First Nations people and kangaroos
Australia’s First Nations peoples have a long and complex relationship with Country that encompasses the physical and spiritual aspects of the environment. This relationship extends to the animals that people share Country with. A relationship dating back thousands of generations and one which continues today.
Kangaroos or macropods are a particularly important group of animals as they include the largest native terrestrial species found in Australia.
Macropod meat is a valuable source of protein, and one kangaroo can feed several families. Skins of kangaroos, wallaroos and the large wallaby species can be made into cloaks big enough even for adults to wear. The bones and teeth of large macropods can be made into a variety of tools, whilst the long and extremely strong sinews of a macropod’s tail can be used as a binding equally as strong as any synthetic material available today.
First Nations peoples may have a macropod species as their totem – they are an important part of cultural identity. The relationship a First Nations person has with their totem animal is very different to other animals, even those that may seem very similar.
Below are three works of art by Adrian Combarngo representing the three species of macropods that can be sustainably used in Queensland.
Adrian is a descendant of King Jimmy of the Mandandanji Nation (the fishing net people), whose Country covers some 40 000km2 in the Maranoa area centred around the town of Surat in Queensland.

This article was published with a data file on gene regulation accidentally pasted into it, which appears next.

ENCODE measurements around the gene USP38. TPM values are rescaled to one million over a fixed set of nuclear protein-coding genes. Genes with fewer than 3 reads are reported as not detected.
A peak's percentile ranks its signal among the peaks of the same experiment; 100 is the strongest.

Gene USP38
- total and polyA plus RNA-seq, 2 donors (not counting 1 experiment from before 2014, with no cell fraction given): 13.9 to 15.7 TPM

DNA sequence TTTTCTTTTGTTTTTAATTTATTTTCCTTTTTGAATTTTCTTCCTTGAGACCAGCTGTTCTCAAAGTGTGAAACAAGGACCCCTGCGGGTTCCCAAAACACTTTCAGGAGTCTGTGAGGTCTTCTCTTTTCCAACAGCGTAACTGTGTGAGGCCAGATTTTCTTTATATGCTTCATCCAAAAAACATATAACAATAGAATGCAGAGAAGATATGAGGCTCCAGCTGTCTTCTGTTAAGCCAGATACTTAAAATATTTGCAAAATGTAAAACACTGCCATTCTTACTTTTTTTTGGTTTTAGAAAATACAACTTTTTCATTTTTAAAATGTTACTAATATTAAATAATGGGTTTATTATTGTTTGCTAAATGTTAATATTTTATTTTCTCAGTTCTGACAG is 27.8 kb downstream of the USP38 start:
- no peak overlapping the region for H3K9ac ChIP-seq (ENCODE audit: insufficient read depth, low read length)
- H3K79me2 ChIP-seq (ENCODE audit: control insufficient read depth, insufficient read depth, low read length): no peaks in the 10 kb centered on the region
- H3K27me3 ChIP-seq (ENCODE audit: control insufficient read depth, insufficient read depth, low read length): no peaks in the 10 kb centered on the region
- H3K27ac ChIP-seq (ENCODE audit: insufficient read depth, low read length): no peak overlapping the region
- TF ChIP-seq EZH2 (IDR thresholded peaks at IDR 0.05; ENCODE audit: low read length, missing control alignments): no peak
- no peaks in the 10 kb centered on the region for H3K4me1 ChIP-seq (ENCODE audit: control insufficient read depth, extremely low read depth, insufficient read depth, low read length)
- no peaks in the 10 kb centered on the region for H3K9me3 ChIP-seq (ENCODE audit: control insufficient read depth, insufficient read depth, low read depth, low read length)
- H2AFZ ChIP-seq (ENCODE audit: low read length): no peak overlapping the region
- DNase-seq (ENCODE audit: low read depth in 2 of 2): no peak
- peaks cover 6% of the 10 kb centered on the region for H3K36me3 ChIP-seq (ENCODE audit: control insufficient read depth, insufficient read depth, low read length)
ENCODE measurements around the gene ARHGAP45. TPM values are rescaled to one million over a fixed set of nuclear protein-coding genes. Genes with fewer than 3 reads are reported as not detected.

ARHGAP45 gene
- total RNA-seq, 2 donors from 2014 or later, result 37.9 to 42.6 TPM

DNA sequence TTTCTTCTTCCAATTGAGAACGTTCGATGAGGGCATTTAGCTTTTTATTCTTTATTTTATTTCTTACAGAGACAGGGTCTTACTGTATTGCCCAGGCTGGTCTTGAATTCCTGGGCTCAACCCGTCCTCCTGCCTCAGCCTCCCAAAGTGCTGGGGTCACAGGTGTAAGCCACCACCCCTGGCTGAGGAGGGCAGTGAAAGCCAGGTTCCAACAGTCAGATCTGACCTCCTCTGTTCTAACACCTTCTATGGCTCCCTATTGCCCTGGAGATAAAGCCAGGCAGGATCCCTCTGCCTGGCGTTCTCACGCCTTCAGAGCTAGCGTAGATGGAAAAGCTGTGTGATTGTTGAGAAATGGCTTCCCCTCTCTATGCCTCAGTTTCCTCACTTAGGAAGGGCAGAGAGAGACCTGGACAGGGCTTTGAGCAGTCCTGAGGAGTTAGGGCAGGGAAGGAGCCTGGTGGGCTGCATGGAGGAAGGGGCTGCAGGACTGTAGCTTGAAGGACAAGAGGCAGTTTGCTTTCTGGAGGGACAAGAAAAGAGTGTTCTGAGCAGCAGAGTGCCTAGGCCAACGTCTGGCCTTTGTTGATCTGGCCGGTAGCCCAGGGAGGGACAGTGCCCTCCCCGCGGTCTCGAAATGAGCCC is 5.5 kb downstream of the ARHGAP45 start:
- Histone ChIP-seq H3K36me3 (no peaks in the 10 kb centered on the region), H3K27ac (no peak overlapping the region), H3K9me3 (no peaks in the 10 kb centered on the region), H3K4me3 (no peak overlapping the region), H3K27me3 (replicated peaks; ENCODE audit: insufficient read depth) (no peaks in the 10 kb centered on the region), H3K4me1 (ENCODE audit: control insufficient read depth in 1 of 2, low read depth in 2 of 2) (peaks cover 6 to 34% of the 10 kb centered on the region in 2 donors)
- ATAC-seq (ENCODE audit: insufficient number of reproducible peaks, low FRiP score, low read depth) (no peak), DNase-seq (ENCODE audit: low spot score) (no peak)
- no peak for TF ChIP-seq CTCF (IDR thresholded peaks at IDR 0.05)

A self-taught artist who has been painting since he was 13 years old, Adrian’s paintings speak of the Dreamtime and how his ancestors lived, based on stories he has collected during his journey of self-discovery. An avid reader of his people’s history Adrian’s art shares the hidden history of Aboriginal people for current and future generations. When not painting Adrian works for Warroo Game Meats in Surat processing kangaroo meat for human consumption.
The Red Kangaroo
The red kangaroo is Adrian’s totem which means this species is a relative of his people both past and present. The painting show’s ancestors telling the sacred story of the red kangaroo through song and dance as they have done for thousands of generations. Whilst Adrian works with red kangaroos at Warroo Game Meats he would not eat or harm a living red kangaroo.
The Eastern Grey Kangaroo
Adrian’s people hunted the eastern grey kangaroo using extensive knowledge of their country. The painting shows billabongs and rock pools joined by creeks and rivers. The kangaroo in this painting is in the open grasslands which were created through burning practices carried out over thousands of years. Hunting took great skill and was an important part of men’s initiation. Hunters needed to bring down the kangaroo quickly for a wounded animal meant many hours of tracking and carrying the animal back to camp.
The Common Wallaroo
A species living in the hill country to the east and north of the Mandandanji lands. Adrian’s ancestors would have hunted common wallaroo when travelling to major gatherings in the Bunyas or Carnarvon ranges. The painting shows the wallaroo in the ridges with hand prints that were painted by Mandandanji hunters in the Canarvon Gorge. Large corroborees were held by men to tell of hunting expeditions. The very last Mandandanji corrobboree was held near Surat.